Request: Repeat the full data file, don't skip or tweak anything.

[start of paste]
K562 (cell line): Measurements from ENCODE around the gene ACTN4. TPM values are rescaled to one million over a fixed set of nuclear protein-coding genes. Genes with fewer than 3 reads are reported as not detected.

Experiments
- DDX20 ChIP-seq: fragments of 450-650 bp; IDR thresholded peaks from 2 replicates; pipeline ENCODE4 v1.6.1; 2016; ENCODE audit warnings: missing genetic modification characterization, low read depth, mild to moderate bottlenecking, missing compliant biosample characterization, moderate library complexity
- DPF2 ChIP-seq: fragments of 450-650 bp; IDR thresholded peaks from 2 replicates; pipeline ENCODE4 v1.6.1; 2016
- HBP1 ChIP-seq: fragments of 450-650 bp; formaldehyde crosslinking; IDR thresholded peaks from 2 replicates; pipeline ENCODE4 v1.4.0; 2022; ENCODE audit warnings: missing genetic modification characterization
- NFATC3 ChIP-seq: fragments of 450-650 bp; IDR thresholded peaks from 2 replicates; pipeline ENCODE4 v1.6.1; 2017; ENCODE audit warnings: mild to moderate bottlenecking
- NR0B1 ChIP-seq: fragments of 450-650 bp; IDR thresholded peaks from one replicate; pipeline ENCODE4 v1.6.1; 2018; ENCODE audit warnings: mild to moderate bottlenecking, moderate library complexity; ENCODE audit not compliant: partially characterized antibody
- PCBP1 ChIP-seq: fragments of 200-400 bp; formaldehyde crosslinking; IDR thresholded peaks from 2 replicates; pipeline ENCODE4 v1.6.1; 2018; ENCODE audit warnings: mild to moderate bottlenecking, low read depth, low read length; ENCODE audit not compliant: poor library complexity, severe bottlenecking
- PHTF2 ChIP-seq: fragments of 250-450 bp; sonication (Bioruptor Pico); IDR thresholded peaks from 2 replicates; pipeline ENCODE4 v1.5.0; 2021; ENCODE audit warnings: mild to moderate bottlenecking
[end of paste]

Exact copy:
K562 (cell line): Measurements from ENCODE around the gene ACTN4. TPM values are rescaled to one million over a fixed set of nuclear protein-coding genes. Genes with fewer than 3 reads are reported as not detected.

Experiments
- DDX20 ChIP-seq: fragments of 450-650 bp; IDR thresholded peaks from 2 replicates; pipeline ENCODE4 v1.6.1; 2016; ENCODE audit warnings: missing genetic modification characterization, low read depth, mild to moderate bottlenecking, missing compliant biosample characterization, moderate library complexity
- DPF2 ChIP-seq: fragments of 450-650 bp; IDR thresholded peaks from 2 replicates; pipeline ENCODE4 v1.6.1; 2016
- HBP1 ChIP-seq: fragments of 450-650 bp; formaldehyde crosslinking; IDR thresholded peaks from 2 replicates; pipeline ENCODE4 v1.4.0; 2022; ENCODE audit warnings: missing genetic modification characterization
- NFATC3 ChIP-seq: fragments of 450-650 bp; IDR thresholded peaks from 2 replicates; pipeline ENCODE4 v1.6.1; 2017; ENCODE audit warnings: mild to moderate bottlenecking
- NR0B1 ChIP-seq: fragments of 450-650 bp; IDR thresholded peaks from one replicate; pipeline ENCODE4 v1.6.1; 2018; ENCODE audit warnings: mild to moderate bottlenecking, moderate library complexity; ENCODE audit not compliant: partially characterized antibody
- PCBP1 ChIP-seq: fragments of 200-400 bp; formaldehyde crosslinking; IDR thresholded peaks from 2 replicates; pipeline ENCODE4 v1.6.1; 2018; ENCODE audit warnings: mild to moderate bottlenecking, low read depth, low read length; ENCODE audit not compliant: poor library complexity, severe bottlenecking
- PHTF2 ChIP-seq: fragments of 250-450 bp; sonication (Bioruptor Pico); IDR thresholded peaks from 2 replicates; pipeline ENCODE4 v1.5.0; 2021; ENCODE audit warnings: mild to moderate bottlenecking